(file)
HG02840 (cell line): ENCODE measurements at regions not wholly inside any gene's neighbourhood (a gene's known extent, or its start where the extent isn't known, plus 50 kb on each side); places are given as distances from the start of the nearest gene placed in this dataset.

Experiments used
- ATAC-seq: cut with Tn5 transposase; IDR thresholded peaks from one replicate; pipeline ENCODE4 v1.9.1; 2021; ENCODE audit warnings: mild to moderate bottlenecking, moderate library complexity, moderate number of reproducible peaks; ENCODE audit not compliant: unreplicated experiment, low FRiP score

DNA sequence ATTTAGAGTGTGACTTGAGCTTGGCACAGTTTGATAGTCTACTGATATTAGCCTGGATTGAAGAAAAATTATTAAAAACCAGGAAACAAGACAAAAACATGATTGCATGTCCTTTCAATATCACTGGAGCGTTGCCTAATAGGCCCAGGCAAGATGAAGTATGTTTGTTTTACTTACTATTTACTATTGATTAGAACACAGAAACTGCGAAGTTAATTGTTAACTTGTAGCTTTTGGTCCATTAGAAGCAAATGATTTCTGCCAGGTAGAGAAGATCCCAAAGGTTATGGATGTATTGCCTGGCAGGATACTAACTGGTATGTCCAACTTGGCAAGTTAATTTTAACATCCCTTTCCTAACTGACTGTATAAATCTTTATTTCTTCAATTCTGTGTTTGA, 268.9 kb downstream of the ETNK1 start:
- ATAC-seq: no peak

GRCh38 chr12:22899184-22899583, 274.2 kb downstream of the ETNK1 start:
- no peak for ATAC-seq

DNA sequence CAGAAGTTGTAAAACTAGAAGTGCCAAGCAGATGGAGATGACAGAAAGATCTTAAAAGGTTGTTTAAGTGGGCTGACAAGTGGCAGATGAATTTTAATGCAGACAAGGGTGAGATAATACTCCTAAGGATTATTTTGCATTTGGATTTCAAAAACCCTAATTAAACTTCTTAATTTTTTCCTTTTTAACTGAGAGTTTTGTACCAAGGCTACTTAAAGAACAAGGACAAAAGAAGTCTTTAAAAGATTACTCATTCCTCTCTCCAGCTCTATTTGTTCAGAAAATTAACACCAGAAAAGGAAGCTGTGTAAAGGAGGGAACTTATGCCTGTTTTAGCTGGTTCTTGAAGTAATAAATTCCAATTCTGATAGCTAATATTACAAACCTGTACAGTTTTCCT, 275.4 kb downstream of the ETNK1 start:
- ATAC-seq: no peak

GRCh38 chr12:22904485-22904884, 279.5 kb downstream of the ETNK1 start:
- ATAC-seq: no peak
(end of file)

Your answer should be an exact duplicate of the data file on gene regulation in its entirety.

HG02840 (cell line): ENCODE measurements at regions not wholly inside any gene's neighbourhood (a gene's known extent, or its start where the extent isn't known, plus 50 kb on each side); places are given as distances from the start of the nearest gene placed in this dataset.

Experiments used
- ATAC-seq: cut with Tn5 transposase; IDR thresholded peaks from one replicate; pipeline ENCODE4 v1.9.1; 2021; ENCODE audit warnings: mild to moderate bottlenecking, moderate library complexity, moderate number of reproducible peaks; ENCODE audit not compliant: unreplicated experiment, low FRiP score

DNA sequence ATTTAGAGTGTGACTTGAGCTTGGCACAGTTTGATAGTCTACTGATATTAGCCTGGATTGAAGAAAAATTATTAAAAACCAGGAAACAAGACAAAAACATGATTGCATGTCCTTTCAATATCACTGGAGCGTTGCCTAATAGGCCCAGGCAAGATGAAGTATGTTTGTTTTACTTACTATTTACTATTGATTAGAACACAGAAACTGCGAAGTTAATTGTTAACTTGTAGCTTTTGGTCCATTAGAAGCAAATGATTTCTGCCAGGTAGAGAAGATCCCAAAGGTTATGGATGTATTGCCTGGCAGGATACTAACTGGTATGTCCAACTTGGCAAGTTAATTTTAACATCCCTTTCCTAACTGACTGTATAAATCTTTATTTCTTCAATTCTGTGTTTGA, 268.9 kb downstream of the ETNK1 start:
- ATAC-seq: no peak

GRCh38 chr12:22899184-22899583, 274.2 kb downstream of the ETNK1 start:
- no peak for ATAC-seq

DNA sequence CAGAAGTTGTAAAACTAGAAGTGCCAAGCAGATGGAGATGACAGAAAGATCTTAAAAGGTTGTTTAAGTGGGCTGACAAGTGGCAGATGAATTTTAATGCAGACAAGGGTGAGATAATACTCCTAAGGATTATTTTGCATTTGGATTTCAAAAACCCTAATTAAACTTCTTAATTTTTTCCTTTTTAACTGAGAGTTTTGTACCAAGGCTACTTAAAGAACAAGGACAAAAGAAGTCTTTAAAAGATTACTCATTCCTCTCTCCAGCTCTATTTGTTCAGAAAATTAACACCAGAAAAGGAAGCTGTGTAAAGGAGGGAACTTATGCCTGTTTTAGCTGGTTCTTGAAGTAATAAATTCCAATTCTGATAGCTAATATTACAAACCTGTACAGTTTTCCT, 275.4 kb downstream of the ETNK1 start:
- ATAC-seq: no peak

GRCh38 chr12:22904485-22904884, 279.5 kb downstream of the ETNK1 start:
- ATAC-seq: no peak